My Wellness Check, an electronic health record integrated symptom and practical-needs screening and referral system developed at Sylvester Comprehensive Cancer Center, part of UHealth – University of Miami Health System, went live for all Sylvester outpatients and providers on June 1.
Sylvester researchers have been using and studying the My Wellness Check tool in preparation for the system-wide rollout, which will now include not only Sylvester’s ambulatory oncology clinics but also the central Sylvester campus. Ambulatory, or outpatient, clinics are where patients receive care, treatment, and follow-up visits post cancer diagnosis. The cancer center has these satellite offices across South Florida, including specialty clinics for breast oncology, gynecology, hematologic oncology, general oncology, radiation oncology, surgical oncology, surgical reconstruction, survivorship, and supportive care.
My Wellness Check is available in English and Spanish and was developed to assess a broad range of cancer patients’ physical and emotional symptoms, such as pain, fatigue, anxiety, and depression, as well as practical needs including transportation, child care, and financial concerns. The assessment is scored in “real time” within the electronic health record, and patients are triaged to supportive services and/or the medical teams during their visits.
“UHealth is the first health system to incorporate (National Institutes of Health-) NIH-developed and well-validated Patient-Reported Outcomes Measurement Information System (PROMIS) measures in Spanish to evaluate and monitor physical, emotional, and social well-being,” said Frank J. Penedo, Ph.D., Sylvester associate director for cancer survivorship and translational behavioral sciences.
The rollout comes on the heels of research recently published in JCO Oncology Practice, which documented the feasibility of using the screening measures in English and Spanish among racially and ethnically diverse patients.
Feasibility Study Included Spanish Speakers
“Ours was the first large-scale study to evaluate the use of a patient-reported screening system embedded within the electronic health record among Spanish speakers, which have historically been excluded from such initiatives,” Dr. Penedo said.
Dr. Penedo and co-authors at Sylvester implemented the pilot at the UHealth gynecology-oncology ambulatory clinic. Of the more than 1,200 assessments offered to patients from October 2019 to January 2021, 60% were initiated, including more than 65% of the English and about 50% of the Spanish My Wellness Check screenings. Among the 506 completed screenings, more than 50% were Hispanic or Latino. All were women, which the authors wrote may limit the generalizability of these findings to other patient populations.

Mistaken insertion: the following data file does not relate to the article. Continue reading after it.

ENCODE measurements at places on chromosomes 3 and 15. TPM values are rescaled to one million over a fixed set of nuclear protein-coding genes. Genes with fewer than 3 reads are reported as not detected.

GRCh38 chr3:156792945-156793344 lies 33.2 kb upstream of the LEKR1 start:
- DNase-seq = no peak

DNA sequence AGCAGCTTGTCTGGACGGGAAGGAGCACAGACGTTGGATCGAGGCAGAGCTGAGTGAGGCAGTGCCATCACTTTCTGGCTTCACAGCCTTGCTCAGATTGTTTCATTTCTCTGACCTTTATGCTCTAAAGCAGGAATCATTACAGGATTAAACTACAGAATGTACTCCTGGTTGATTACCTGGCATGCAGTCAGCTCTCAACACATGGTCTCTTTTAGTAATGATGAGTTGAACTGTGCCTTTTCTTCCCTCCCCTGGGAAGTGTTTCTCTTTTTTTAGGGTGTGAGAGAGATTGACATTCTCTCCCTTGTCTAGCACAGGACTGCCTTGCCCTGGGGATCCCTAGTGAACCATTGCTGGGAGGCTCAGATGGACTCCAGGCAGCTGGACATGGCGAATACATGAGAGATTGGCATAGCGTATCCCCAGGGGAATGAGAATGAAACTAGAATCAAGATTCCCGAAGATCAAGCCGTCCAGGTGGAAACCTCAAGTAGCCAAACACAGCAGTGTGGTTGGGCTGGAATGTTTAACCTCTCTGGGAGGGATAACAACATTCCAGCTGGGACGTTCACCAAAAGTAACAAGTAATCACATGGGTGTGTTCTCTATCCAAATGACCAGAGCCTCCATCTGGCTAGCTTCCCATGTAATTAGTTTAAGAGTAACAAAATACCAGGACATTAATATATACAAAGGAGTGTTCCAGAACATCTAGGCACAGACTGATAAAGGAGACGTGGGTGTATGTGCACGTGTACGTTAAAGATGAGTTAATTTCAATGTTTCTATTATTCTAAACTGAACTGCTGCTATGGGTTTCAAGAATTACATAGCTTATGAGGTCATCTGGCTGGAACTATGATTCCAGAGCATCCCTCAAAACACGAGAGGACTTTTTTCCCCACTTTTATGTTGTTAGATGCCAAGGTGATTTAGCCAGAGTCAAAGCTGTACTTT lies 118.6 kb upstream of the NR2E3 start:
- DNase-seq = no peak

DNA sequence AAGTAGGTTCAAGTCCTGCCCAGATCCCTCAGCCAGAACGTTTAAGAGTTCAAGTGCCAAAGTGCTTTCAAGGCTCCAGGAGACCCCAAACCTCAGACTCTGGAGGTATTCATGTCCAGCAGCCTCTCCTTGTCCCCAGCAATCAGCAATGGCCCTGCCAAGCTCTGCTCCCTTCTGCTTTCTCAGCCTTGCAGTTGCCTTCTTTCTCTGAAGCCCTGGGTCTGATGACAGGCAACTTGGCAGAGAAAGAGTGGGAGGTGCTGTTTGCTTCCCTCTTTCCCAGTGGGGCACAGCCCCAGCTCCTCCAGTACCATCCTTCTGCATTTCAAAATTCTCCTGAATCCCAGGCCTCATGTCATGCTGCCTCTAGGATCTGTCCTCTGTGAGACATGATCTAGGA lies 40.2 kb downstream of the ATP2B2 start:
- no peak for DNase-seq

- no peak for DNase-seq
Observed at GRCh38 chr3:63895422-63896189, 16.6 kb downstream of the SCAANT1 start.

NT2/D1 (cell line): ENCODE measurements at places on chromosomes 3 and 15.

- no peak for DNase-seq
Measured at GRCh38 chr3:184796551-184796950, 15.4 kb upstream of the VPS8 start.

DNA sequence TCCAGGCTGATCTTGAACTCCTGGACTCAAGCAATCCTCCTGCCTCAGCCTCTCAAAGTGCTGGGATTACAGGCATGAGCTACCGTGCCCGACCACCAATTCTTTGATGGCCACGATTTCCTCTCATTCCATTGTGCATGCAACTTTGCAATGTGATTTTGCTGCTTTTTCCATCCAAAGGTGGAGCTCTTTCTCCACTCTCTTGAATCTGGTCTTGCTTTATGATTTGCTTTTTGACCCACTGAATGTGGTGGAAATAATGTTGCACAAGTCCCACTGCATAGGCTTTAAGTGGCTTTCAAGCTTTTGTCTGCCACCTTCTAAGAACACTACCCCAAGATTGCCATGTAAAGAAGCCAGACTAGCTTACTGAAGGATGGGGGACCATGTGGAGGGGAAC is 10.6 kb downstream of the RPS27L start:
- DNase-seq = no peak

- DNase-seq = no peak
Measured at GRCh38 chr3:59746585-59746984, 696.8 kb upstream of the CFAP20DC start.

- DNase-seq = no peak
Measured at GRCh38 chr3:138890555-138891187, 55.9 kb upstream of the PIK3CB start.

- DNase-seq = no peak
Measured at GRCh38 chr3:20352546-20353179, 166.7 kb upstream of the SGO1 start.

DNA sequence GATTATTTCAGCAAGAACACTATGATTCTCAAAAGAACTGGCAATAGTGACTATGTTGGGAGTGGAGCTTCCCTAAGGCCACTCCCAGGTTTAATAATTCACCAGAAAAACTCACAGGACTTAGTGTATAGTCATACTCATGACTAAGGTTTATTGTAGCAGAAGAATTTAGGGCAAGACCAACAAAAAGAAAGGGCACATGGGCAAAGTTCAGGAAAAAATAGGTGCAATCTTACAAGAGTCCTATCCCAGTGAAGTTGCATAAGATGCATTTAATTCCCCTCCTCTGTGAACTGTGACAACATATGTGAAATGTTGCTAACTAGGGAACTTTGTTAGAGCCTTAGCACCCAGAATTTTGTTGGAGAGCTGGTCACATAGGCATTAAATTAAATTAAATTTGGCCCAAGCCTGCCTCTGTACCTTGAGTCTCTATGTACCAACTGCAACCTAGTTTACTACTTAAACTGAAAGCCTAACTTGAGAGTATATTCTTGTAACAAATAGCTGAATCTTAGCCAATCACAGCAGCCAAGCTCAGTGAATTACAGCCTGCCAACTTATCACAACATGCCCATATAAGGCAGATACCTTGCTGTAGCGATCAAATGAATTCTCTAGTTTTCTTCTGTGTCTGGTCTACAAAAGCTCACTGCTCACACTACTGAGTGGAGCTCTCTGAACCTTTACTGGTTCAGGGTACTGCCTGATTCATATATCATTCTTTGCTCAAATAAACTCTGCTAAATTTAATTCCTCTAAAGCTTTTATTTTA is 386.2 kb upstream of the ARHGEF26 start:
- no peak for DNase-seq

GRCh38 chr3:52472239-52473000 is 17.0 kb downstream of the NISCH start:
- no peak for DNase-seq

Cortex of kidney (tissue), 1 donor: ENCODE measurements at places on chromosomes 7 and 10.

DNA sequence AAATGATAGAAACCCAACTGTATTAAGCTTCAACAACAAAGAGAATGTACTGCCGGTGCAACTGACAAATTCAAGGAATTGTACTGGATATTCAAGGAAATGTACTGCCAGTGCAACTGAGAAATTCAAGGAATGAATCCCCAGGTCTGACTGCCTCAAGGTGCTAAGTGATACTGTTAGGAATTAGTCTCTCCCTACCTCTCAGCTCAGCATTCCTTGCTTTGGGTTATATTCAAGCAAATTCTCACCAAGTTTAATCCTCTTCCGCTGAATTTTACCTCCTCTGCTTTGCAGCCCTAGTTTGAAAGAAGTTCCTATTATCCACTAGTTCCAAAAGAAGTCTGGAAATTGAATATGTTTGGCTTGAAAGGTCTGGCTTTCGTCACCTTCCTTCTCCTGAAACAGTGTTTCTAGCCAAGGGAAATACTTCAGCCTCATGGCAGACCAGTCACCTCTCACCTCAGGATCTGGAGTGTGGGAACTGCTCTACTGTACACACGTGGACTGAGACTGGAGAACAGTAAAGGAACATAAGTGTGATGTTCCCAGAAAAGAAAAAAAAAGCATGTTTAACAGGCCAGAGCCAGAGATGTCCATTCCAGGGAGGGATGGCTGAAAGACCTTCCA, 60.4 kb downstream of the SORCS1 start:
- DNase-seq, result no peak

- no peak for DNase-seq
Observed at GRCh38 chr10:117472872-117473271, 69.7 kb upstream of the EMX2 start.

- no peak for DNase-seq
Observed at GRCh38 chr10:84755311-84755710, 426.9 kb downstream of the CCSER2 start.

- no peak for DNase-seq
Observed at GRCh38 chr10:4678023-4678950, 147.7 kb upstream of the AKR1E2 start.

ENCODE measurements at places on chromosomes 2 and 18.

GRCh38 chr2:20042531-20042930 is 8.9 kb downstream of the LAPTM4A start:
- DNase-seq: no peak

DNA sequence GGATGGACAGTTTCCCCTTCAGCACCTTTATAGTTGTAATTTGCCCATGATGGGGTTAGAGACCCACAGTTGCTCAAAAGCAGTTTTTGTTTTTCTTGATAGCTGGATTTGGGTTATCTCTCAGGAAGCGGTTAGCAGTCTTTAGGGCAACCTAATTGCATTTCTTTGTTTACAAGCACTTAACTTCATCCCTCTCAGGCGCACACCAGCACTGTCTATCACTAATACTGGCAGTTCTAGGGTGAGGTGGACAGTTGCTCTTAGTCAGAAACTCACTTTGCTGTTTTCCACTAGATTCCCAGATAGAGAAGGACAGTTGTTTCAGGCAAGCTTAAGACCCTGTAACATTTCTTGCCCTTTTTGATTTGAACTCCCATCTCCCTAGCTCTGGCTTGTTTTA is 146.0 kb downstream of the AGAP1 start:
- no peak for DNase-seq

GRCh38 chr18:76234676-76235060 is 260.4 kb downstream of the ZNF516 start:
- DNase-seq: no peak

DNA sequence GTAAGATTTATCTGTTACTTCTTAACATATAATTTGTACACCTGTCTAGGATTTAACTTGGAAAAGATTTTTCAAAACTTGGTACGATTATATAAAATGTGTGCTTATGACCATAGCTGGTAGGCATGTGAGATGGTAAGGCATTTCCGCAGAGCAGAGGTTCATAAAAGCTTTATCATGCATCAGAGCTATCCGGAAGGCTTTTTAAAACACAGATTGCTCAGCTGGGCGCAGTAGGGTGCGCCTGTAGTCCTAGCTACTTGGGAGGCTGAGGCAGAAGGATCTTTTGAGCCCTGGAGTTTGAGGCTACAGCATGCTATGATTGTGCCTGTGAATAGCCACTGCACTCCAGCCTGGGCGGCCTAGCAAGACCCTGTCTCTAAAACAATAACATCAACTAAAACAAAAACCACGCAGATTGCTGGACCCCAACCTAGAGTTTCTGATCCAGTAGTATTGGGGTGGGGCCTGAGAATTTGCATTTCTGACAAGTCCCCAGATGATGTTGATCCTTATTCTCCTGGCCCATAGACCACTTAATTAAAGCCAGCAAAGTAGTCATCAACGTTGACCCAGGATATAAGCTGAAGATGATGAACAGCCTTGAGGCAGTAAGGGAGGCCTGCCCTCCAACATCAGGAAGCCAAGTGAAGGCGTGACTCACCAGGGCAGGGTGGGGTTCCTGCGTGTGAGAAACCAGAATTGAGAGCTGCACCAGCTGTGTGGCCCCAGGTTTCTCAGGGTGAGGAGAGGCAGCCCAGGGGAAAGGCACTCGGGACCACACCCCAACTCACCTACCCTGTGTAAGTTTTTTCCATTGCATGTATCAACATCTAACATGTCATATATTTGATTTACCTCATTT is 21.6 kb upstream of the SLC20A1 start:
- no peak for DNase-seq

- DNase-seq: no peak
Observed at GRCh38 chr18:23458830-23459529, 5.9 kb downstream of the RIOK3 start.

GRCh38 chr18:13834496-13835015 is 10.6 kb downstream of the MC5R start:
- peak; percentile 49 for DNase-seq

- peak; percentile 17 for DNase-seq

Responding to Patients’ Needs and Concerns
Most patients completed the 8- to 10-minute screening at home via the patient portal. Patients were most likely to voice nutritional concerns or needs, followed by emotional symptoms, practical needs, and physical symptoms. The appropriate oncology health professional addressed physical symptoms in more than 77% of cases; social work staff responded to emotional symptoms in nearly 100% of cases; and a dietician followed up with patients with nutritional needs in nearly 79% of cases.
These findings are in line with emerging evidence that patient-reported outcomes assessing the spectrum of health and wellness concerns among cancer patients and survivors may facilitate responsive, patient-centered care and improve patient-provider communication, according to Dr. Penedo.
Enhancing Care for Cancer Patients, Survivors
This type of screening is beginning to impact the lives of cancer patients and survivors at cancer centers nationwide. It will inform future efforts about how to improve care with adequate representation from racial and ethnic minorities, and, in the case of Sylvester, among Spanish speakers, according to Dr. Penedo.
“We are currently looking at long-term clinical outcomes, such as emergency room visits, hospitalizations, and how My Wellness Check impacts those outcomes. Those results should be ready for publication soon,” Dr. Penedo said.
Co-authors on the JCO Oncology Practice paper include: Heidy N. Medina M.P.H., a Ph.D. candidate in epidemiology at the Miller School’s Department of Public Health Sciences; Patricia I. Moreno, Ph.D., lead of evidence-based survivorship supportive care at Sylvester; Vandana Sookdeo, M.D., M.B.A., administrative director of survivorship clinical programs at Sylvester; Akina Natori, M.D.; Cody Boland, M.S., psychology graduate student; Matthew P. Schlumbrecht, M.D., medical co-director, survivorship clinical research programs at Sylvester; Carmen Calfa, M.D., medical co-director, survivorship clinical programs at Sylvester; Jessica MacIntyre, APRN, NP-C, AOCNP, director of clinical operations at Sylvester; and Tracy E. Crane, Ph.D., director of lifestyle medicine and digital health at Sylvester.
Published research reveals that participation in ongoing monitoring of physical and emotional symptoms as well as practical needs through Sylvester’s My Wellness Check dramatically improves the care team’s ability to refer the patient to available services. Our research team, who worked with a racially and ethnically diverse group of study participants, showed that these interventions are also associated with fewer emergency room visits and hospitalizations.